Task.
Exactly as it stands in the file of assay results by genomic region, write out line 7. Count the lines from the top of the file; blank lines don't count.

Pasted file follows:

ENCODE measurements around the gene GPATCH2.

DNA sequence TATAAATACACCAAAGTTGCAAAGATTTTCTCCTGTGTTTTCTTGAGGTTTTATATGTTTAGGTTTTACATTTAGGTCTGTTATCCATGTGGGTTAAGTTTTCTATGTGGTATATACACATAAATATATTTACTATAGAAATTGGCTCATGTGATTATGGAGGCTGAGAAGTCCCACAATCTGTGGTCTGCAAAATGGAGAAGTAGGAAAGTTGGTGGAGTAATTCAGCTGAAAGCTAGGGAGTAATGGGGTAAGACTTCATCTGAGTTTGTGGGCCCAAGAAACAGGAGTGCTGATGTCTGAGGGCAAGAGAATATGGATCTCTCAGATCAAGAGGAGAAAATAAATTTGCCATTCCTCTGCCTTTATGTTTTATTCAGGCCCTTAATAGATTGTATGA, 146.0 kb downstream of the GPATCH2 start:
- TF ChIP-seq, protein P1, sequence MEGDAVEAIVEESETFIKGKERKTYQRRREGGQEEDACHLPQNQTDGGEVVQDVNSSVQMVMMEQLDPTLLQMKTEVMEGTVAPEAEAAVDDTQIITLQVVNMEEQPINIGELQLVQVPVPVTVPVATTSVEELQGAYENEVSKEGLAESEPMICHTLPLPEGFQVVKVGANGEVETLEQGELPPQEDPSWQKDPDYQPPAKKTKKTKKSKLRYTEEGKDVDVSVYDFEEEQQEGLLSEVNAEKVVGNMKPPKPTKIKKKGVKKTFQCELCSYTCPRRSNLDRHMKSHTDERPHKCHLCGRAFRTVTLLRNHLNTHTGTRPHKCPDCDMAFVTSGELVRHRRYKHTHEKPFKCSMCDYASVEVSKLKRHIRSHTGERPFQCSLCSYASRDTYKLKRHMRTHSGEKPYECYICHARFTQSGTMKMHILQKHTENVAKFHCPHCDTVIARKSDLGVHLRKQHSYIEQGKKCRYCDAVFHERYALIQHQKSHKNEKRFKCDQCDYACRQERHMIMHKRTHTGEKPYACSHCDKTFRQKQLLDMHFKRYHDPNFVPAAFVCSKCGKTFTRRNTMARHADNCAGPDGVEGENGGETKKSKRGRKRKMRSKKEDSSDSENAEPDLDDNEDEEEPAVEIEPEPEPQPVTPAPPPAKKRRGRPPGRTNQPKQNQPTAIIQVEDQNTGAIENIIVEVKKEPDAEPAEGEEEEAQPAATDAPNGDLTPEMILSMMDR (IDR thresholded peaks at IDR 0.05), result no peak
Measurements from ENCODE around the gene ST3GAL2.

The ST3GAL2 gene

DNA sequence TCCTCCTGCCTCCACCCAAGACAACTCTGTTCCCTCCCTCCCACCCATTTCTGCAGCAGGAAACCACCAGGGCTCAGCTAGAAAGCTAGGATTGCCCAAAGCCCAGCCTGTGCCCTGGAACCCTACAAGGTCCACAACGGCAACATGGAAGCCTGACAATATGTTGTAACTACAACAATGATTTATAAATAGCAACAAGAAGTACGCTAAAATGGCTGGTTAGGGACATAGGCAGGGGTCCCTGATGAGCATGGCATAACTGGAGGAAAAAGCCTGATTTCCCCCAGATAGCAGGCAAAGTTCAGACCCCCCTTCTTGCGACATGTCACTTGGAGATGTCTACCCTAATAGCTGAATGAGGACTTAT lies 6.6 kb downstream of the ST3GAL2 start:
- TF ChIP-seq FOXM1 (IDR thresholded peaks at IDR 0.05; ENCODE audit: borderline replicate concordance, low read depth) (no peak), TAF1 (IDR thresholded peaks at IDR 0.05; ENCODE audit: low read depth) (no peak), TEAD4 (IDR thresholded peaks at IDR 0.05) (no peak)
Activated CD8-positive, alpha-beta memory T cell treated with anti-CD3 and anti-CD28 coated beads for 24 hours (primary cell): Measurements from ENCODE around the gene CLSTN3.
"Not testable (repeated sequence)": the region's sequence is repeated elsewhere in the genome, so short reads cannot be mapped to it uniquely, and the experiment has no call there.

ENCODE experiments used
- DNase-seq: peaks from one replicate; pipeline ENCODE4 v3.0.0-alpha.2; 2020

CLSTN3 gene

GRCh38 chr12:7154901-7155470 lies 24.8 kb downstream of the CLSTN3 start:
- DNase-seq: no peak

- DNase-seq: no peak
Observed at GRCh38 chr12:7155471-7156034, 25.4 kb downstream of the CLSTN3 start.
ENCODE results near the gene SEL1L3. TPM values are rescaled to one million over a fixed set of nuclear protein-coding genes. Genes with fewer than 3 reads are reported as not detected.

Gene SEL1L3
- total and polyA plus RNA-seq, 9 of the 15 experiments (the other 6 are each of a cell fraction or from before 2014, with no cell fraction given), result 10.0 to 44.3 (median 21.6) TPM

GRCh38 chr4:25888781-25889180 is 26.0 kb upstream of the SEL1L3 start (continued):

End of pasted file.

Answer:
- TF ChIP-seq FOXM1 (IDR thresholded peaks at IDR 0.05; ENCODE audit: borderline replicate concordance, low read depth) (no peak), TAF1 (IDR thresholded peaks at IDR 0.05; ENCODE audit: low read depth) (no peak), TEAD4 (IDR thresholded peaks at IDR 0.05) (no peak)